Hungary’s automotive industry is continuously growing, with several possibilities for international investors. Last year, more German and British companies, such as Continental, Thyssenkrupp and Jaguar Land Rover have announced new research and development facilities in Hungary. According to KPMG’s recently published Autonomous Vehicles Readiness Index (AVRI), Hungary and Singapore are the two countries with the highest rating for having an automated vehicle-focused government agency. Concerning the overall ranking, Hungary placed 25th out of the 30 examined countries.
Measuring the level of preparedness for autonomous vehicles based on 28 different measures, the Autonomous Vehicles Readiness Index evaluates the aspects of ‘policy and legislation’, ‘technology and innovation’, ‘infrastructure’, and ‘consumer acceptance of driverless cars’ across 30 countries and jurisdictions. Out of the 25 countries in the 2019 index, 17 have increased their score. For the first time, Singapore overtook the Netherlands and took first place in the categories of ‘consumer acceptance’ and ‘policy and legislation’. The Netherlands managed to retain top ranking on the ‘infrastructure’ pillar and the countries leading the category of ‘technology’ are Israel and the United States.
In 2020, Hungary had the worst score in the category of ‘consumer acceptance’ and the best in the category of ‘infrastructure’. Compared to last year, the country dropped four places overall and ranked 25th.
The research further notes that the initial excitement around automated vehicle technology has been replaced by a period of development and progress, addressing the rather complex challenges of this field and helping to introduce autonomous cars in everyday life, Infostart reported.
“Autonomous vehicles are on the road to ubiquity”
Besides the vehicle companies and their suppliers present in Hungary, such as Bosch, Continental, Knorr-Bremse or ThyssenKrupp, numerous independent Hungarian institutions and companies play an active part in the field of autonomous driving. With the establishment of the Research Center for Autonomous Road Vehicles (RECAR), Hungary has been able to provide internationally outstanding education and research, and facilitate high-quality research and development activities since 2015.
In 2016, the Government decided on the implementation of the vehicle test track in Zalaegerszeg, intending to strengthen native automotive research and development capacities. The first phase of the 265-hectare ZalaZone test track was completed in 2019, and it is suitable for testing both conventional and driverless cars.
The track will be linked to the new M76 smart expressway.
KPMG also highlighted that several German and British companies are involved in Hungarian automated vehicle development. Continental, the German multinational automotive parts manufacturing company, already has seven manufacturing units in Hungary and last year, the company announced to build its newest research and development centre for self-driving vehicles in Budapest. This new unit will employ 100 software and hardware experts.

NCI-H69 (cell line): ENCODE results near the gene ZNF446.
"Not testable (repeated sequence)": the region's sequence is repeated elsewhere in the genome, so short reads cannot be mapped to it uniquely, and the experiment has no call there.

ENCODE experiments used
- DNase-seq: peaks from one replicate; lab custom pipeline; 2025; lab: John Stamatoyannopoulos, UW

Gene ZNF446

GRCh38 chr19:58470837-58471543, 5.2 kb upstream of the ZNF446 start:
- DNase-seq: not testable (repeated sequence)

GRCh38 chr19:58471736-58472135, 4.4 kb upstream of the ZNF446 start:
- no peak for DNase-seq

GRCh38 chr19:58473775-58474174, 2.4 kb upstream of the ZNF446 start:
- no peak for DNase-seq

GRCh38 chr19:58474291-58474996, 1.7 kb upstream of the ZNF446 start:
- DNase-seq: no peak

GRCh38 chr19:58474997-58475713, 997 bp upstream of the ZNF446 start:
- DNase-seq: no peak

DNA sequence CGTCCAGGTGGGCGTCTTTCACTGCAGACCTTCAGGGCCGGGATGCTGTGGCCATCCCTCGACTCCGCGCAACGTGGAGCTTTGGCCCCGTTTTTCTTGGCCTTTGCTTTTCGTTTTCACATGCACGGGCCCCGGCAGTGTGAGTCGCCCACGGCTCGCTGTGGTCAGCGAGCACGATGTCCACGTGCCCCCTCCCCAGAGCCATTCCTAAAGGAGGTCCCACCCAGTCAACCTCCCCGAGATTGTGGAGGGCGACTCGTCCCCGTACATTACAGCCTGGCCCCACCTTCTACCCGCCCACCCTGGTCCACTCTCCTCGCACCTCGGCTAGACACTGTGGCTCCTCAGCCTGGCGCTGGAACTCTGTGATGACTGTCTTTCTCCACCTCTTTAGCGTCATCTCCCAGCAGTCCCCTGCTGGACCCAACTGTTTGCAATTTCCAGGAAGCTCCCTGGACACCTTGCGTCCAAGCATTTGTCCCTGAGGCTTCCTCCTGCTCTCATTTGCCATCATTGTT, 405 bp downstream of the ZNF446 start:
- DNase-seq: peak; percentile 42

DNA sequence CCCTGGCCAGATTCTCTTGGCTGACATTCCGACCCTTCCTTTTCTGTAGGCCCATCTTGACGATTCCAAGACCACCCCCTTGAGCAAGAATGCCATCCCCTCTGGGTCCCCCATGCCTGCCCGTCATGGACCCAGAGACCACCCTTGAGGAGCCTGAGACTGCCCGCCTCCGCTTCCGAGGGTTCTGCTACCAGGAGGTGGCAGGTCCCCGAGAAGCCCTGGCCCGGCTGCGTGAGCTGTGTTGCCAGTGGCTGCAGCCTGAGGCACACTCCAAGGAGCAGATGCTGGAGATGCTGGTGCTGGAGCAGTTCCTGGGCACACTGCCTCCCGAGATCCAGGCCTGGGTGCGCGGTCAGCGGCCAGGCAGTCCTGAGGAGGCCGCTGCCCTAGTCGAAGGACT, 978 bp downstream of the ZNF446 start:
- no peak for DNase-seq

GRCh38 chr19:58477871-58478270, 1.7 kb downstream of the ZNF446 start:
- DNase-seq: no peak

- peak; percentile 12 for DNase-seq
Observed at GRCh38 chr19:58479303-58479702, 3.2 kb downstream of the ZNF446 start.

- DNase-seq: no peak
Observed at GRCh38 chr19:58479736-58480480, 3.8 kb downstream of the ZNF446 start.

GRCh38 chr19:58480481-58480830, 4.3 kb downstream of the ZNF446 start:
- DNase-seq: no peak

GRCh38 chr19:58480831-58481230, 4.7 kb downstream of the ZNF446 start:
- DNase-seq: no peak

ThyssenKrupp Automotive Technology Group Thyssenkrupp is developing innovative automated vehicle steering systems at its facility located in Budapest and Knorr-Bremse is pursuing the development path towards trucks capable of autonomous maneuvering. The British Jaguar Land Rover also opened a technical engineering office in Budapest in 2019.
“We [Hungary] will be more on the supply side than the demand side,”
said Márton Zsótér, Manager of Infrastructure, Transportation and Energy Advisory, KPMG in Hungary, as the country is a small market compared to other European nations. Zsótér added that “compared to the last few decades, the focus is on research and development rather than assembly. Because of the continuously evolving research infrastructure and competencies, I think Hungary is on a good path to become a key player in AV development.”
Automated vehicle-focused agency
Although Hungary did have an overall outstanding performance,
the country is at the forefront of having a single government organization for automated vehicle development.
In the case of an automated vehicle-focused agency, governments usually place the responsibility in an existing agency or spread it across a large number of government entities. The Hungarian and Singaporean government showed their commitment by establishing a transportation technology and innovation-focused agency that has sole responsibility. Nonetheless, in terms of government readiness for change, the future orientation of government and efficiency of the legal system in challenging regulations, Hungary received one of the lowest scores.
Consumer acceptance can be considered the most interesting pillar of the research since if people do not accept self-driving cars, the whole emerging industry will have no market. It is not surprising that the countries with the highest scores for Information and Communication Technology adoption and digital skills, like Sweden, the United States, Finland and South-Korea lead this category.
KPMG assessed the countries based on different variables, such as the proportion of national populations living in test areas, civil society technology use, the measure of digital skills among the active population and individual readiness. Unfortunately, Hungary received relatively low scores in the case of most variables in this category.